Analyze your React app’s bundle size and reduce it using code-splitting

Updated 22 November 2020

As your React app gets larger, you may have to start worrying about its bundle size.

An app’s bundle size is the amount of JavaScript a user will have to download to load your app.

The bigger the bundle size is, the longer it will take before a user can view your app. If this gets too slow, it can lead to frustration for your users, especially those with slower internet connections.

Checking your app’s bundle size

The easiest way to see your app’s bundle size is to open the network tab in your browser devtools, and load your app. You should see two JavaScript files being loaded:

A React app's bundle size in the network tab

The much smaller one contains actual code that we've written, while the larger one (which I've highlighted) contains the code for all the libraries living in our node_modules folder.

The transferred value is the amount the user has downloaded, while the size value is the true value after it has been unzipped.

The bundle size in development mode will be much larger than in production mode, so don’t get too scared if it looks huge!

Analyzing your bundle

If you're not sure why your bundle is so big, there are a couple of tools that can help you to visualise what libraries make up your bundle.

If you’re using create-react-app, it only officially supports using source-map-explorer, which you can set up using their guide.

However I think that the webpack-bundle-analyzer is the better tool for analyzing bundles, and if you're interested there's currently a workaround to get it working with create-react-app.

Using webpack-bundle-analyzer

This is what the webpack-bundle-analyzer will create for a fresh create-react-app:

ccreate-react-app initial bundle size

From top to bottom - we can see the name of the bundle (which will match what you see in the network tab), and then the node_modules folder. Inside of that you can see that react-dom takes up the majority of the bundle size and then react takes up a much smaller amount on the right.

The gzipped size of the bundle will be the same as the transferred size that you saw in the network tab

Reduce your bundle size by code-splitting

Instead of keeping all your code in the one bundle, you can split it up into multiple bundles to be loaded separately. This is known as code-splitting.

If your app has multiple pages, an easy candidate for code-splitting is to split up the code by each page. So when the user is on the home page, the bundle that is loaded only contains the code for the home page. When they navigate to the settings page, it will load the code for the settings page, and so on.

If you have a fairly complex page that takes a long time to load, you may need to code-split on the one page. Finding functionality that isn’t immediately needed when a user loads the page (and is expensive to load) may be a good place to start.

In this example, we have a chart that is only shown when you click the “Generate chart” button:

// App.js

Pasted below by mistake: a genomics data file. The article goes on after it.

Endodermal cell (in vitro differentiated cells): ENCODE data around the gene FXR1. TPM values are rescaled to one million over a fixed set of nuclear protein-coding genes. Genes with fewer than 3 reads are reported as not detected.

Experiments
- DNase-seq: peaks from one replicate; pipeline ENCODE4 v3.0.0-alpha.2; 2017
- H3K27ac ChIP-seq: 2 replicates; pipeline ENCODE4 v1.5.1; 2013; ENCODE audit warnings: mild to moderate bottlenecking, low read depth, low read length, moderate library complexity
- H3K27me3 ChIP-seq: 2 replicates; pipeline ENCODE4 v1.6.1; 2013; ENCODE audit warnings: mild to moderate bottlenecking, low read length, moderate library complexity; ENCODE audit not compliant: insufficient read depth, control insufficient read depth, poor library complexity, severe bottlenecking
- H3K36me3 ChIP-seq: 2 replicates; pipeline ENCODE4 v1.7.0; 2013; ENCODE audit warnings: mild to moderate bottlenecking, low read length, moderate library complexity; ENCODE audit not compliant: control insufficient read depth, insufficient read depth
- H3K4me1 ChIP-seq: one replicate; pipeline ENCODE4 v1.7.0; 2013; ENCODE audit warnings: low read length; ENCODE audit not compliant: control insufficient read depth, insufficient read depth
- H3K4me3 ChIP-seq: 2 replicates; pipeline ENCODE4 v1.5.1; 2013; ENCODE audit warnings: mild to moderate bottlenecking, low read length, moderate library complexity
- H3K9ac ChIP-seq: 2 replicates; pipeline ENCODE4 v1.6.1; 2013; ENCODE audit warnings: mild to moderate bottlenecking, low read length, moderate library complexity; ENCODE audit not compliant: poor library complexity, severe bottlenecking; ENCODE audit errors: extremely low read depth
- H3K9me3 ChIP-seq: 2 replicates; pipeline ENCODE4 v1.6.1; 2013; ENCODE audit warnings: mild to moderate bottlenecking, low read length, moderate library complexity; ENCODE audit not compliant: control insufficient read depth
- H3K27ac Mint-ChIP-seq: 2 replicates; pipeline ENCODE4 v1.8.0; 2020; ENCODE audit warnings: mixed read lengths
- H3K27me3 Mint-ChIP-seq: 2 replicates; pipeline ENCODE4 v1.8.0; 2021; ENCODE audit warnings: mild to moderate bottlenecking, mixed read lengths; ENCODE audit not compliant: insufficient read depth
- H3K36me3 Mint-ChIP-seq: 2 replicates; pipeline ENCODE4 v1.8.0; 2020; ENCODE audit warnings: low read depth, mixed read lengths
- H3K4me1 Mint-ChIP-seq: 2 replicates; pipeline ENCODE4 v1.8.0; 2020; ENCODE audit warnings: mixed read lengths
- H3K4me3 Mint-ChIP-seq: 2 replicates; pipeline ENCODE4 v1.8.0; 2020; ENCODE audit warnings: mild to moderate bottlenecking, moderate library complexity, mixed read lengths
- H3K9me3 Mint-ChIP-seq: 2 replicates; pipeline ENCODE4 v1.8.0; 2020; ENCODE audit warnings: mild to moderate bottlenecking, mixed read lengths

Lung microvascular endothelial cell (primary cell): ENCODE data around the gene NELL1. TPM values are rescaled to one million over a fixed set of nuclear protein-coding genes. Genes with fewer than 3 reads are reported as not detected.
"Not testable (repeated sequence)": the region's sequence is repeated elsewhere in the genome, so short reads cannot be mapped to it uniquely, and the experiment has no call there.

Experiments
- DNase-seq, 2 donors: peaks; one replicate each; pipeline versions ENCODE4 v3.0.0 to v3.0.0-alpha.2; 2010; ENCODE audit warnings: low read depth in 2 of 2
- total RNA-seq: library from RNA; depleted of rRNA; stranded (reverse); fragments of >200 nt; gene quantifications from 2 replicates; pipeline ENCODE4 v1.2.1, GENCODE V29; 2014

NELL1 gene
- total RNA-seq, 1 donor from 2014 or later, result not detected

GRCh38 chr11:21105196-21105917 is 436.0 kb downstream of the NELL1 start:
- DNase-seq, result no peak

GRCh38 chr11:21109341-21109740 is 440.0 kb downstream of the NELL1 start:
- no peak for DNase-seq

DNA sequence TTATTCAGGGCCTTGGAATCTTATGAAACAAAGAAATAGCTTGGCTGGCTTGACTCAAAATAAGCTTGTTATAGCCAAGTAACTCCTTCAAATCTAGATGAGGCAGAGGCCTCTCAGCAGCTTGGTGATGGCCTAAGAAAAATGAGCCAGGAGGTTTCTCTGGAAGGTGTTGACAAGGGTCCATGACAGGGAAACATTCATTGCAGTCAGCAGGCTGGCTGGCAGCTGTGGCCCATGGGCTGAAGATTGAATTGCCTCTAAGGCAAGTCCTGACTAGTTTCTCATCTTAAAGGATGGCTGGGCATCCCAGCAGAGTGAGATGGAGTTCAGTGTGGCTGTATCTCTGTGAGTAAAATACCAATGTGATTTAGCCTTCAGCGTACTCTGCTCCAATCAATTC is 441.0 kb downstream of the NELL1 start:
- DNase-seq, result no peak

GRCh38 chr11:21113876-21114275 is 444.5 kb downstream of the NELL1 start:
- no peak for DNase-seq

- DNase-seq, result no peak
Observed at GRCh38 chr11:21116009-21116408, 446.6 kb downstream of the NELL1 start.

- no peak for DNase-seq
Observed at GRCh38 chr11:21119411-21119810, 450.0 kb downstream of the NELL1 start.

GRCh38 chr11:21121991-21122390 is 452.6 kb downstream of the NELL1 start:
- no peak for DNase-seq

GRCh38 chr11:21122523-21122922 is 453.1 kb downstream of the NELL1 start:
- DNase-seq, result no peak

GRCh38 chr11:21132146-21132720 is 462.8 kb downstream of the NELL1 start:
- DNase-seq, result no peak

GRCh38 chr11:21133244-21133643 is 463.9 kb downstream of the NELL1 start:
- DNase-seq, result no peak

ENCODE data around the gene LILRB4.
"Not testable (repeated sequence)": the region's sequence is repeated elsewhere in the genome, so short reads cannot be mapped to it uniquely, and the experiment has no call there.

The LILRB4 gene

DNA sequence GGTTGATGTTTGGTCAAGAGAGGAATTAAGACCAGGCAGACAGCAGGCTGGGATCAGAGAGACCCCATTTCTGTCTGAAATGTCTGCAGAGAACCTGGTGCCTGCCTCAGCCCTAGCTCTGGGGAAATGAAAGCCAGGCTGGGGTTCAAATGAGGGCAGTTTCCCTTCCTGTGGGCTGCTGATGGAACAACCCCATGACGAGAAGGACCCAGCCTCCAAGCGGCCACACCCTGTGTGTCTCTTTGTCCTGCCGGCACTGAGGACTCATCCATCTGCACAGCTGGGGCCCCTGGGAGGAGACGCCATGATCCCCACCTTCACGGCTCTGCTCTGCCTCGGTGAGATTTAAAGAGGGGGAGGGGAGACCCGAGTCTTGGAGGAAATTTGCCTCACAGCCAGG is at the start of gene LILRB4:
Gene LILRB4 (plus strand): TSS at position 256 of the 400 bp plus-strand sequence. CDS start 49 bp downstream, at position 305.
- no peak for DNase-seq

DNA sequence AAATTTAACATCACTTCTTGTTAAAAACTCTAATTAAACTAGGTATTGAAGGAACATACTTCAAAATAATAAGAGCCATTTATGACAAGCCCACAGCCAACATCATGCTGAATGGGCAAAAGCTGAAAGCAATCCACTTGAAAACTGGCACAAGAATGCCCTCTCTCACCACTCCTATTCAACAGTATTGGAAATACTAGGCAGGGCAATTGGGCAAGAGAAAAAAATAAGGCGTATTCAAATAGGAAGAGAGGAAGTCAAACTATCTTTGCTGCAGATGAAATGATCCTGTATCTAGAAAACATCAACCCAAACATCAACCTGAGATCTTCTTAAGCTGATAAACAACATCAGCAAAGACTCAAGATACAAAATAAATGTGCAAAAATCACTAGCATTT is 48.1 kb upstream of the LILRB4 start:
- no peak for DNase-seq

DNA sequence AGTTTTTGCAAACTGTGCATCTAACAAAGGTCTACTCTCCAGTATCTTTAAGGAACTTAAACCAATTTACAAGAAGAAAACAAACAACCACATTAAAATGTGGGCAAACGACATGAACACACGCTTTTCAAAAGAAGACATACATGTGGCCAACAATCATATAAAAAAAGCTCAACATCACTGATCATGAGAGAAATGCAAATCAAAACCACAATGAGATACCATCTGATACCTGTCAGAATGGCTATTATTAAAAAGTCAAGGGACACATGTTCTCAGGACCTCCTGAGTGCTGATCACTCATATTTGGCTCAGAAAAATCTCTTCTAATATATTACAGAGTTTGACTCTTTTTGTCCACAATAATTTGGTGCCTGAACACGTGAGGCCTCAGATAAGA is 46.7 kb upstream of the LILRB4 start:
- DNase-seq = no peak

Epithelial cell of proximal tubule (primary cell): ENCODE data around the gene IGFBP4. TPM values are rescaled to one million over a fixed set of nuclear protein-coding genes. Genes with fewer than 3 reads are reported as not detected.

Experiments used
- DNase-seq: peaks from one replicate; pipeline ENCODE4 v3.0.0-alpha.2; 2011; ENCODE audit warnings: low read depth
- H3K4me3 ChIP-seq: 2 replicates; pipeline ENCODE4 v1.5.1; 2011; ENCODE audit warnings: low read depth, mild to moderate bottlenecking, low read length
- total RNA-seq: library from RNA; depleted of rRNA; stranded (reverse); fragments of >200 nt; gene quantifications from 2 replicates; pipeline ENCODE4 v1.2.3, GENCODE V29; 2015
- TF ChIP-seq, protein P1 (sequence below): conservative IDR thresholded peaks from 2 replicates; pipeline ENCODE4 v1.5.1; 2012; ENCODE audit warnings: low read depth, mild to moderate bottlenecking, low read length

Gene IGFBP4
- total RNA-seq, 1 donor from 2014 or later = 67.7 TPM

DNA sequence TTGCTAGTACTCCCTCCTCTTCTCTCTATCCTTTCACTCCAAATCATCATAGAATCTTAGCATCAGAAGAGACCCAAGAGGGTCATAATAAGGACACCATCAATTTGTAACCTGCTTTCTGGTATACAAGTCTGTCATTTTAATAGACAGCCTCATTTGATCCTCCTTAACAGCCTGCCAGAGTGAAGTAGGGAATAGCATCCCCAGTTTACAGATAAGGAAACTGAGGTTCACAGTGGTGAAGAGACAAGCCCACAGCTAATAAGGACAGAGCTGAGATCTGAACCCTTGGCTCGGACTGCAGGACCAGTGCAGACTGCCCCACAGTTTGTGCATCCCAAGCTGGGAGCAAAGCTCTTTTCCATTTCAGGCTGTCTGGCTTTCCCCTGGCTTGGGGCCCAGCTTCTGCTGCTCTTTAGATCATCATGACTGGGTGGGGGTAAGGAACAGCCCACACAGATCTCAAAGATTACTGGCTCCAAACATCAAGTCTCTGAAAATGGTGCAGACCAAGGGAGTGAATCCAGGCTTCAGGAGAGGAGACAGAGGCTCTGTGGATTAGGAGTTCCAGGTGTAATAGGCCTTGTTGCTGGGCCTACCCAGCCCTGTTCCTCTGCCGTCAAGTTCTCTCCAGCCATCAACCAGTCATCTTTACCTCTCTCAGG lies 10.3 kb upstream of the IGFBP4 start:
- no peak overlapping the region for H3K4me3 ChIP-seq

import React, { useState } from 'react';
import { Chart } from 'react-charts';

export default function App() {
    const [showChart, setShowChart] = useState(false);
    const onShowChart = () => setShowChart(!showChart);
    return (
            <button onClick={onShowChart}>Generate chart</button>
            {showChart && <Chart />}
// The chart code has been simplified for purposes of this guide

After adding react-charts to our app, this is what our bundle will look like:

create-react-app bundle size with react-charts included

We can see that where react-dom used to take up most of the page, react-charts takes up just as much space (which makes sense since both libraries are about the same size).

Code-splitting using React.lazy and Suspense

To code-split the chart into its own bundle, we'll be using React’s lazy function and Suspense component.

One caveat is that React.lazy only works on default imports, and right now we’re importing Chart as a named import. So first we need to create a separate file that will be responsible for importing Chart and exporting it as a default:

// Chart.js
import { Chart } from 'react-charts';
export { Chart as default };

Now in our main file, we can lazily import Chart from the new file we just created:

// App.js

// Before
import { Chart } from 'react-charts';

const Chart = lazy(() => import("./Chart.js"));

The code wrapped by lazy (in this case the Chart library) will be downloaded in a separate bundle at the moment it is required - which is when the user presses the button to show it.

Then we wrap our chart in the Suspense component, which allows us to show a loading state while we're downloading this new bundle.

// App.js 

return (
        <button onClick={onShowChart}>Generate chart</button>
        {showChart && 
            <Suspense fallback={<>Loading...</>}>
                <Chart />

Now when we open the bundle analyzer we can see that we have two separate bundles:

React bundle split into two using code-splitting

And to be doubly sure that these bundles are being downloaded separately, we can go back to our network tab, and see that the bundle containing the chart (on the third row) only gets downloaded after you click the button.

Split bundle visible in the network tab

One final thing - unused imports and tree-shaking

If you import a library but don’t use it, by default it will still be included in your bundle! Leaving unused imports in your file is never recommended (and should be caught out by your linter anyway) but if you did happen to leave some in, you can prevent it from getting added to your bundle by using tree-shaking, which you can read about here.

And there you have it! To learn more about code-splitting, the React docs provide a great guide on it which I’d recommend checking out.